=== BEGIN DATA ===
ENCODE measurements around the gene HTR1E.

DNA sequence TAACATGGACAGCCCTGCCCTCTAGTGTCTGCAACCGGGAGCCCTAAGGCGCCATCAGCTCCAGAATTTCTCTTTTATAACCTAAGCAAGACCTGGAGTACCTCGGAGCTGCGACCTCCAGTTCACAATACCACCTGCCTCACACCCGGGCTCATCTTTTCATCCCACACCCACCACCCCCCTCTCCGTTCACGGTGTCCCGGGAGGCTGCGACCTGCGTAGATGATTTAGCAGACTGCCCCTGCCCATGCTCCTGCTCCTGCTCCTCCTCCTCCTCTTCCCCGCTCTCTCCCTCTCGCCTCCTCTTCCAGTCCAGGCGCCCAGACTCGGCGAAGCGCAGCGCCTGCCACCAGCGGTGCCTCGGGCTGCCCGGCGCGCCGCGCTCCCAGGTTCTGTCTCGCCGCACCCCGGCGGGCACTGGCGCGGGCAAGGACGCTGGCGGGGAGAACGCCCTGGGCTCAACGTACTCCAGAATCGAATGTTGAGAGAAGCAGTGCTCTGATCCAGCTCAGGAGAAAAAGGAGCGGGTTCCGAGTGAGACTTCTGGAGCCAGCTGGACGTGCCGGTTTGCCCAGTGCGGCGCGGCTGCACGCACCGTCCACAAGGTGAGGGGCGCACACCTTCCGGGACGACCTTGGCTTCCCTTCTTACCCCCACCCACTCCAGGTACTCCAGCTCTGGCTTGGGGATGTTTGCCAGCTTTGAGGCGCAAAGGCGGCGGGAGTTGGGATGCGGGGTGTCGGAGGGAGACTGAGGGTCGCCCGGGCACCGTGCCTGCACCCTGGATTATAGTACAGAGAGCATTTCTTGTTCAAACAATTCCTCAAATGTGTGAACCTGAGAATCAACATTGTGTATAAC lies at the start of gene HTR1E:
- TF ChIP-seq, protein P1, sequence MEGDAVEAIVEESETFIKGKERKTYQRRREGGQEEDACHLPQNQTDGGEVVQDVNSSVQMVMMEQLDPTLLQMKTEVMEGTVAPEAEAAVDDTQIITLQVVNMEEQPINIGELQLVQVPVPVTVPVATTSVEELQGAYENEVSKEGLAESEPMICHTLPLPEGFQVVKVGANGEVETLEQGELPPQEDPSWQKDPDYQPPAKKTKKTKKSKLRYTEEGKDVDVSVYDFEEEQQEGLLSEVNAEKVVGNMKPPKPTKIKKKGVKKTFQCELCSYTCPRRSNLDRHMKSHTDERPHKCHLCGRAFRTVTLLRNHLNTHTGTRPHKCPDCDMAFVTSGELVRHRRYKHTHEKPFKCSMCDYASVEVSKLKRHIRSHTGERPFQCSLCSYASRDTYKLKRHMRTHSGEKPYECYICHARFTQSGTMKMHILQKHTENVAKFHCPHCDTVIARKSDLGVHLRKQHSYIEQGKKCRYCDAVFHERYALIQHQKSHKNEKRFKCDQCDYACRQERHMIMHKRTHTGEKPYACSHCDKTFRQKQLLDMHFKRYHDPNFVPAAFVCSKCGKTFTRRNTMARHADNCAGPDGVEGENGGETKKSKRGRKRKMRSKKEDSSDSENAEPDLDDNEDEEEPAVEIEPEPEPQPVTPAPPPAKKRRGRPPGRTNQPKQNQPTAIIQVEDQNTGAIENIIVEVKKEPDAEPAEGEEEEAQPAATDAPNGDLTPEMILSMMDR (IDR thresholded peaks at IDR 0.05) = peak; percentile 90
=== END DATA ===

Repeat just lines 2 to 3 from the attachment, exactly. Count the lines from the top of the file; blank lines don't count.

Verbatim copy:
DNA sequence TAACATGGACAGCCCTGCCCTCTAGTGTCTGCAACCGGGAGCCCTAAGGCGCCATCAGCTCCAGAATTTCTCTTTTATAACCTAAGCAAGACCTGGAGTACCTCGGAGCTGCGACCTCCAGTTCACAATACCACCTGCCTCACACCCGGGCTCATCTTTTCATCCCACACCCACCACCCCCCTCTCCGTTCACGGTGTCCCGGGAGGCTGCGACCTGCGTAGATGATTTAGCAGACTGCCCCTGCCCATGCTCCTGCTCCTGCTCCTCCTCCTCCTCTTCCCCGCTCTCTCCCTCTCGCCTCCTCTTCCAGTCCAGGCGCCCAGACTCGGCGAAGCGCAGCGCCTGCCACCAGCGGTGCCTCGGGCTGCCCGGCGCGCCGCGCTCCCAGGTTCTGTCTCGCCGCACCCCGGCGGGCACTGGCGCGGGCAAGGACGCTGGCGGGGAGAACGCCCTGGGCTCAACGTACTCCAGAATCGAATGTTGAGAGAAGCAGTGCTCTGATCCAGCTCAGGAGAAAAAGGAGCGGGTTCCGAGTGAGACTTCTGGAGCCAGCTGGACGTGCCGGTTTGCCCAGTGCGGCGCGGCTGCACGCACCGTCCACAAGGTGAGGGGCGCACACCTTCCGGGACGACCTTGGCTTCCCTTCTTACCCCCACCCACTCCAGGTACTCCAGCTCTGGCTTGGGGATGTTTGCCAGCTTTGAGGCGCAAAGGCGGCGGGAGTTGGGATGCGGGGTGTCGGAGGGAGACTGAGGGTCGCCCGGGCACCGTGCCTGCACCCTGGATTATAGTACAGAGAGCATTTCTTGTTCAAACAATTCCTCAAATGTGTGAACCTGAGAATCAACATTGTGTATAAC lies at the start of gene HTR1E:
- TF ChIP-seq, protein P1, sequence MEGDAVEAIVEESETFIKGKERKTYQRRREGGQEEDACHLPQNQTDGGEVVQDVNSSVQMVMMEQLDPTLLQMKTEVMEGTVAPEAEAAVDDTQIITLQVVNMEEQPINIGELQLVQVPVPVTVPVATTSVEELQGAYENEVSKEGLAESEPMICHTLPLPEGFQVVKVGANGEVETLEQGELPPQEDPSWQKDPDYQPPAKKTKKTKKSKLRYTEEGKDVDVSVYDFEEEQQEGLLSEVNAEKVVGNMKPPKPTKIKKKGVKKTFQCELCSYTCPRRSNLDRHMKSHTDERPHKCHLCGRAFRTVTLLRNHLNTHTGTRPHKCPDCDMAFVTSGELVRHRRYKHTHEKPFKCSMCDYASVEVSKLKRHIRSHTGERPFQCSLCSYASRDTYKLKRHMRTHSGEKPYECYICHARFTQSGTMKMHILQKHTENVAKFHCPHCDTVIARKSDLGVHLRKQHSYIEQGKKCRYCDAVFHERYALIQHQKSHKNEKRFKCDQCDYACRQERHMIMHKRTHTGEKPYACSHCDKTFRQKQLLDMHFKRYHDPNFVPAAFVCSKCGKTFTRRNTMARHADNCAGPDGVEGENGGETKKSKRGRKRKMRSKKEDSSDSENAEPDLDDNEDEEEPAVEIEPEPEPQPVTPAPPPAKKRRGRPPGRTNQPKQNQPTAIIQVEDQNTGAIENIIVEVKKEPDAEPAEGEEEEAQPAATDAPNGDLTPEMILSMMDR (IDR thresholded peaks at IDR 0.05) = peak; percentile 90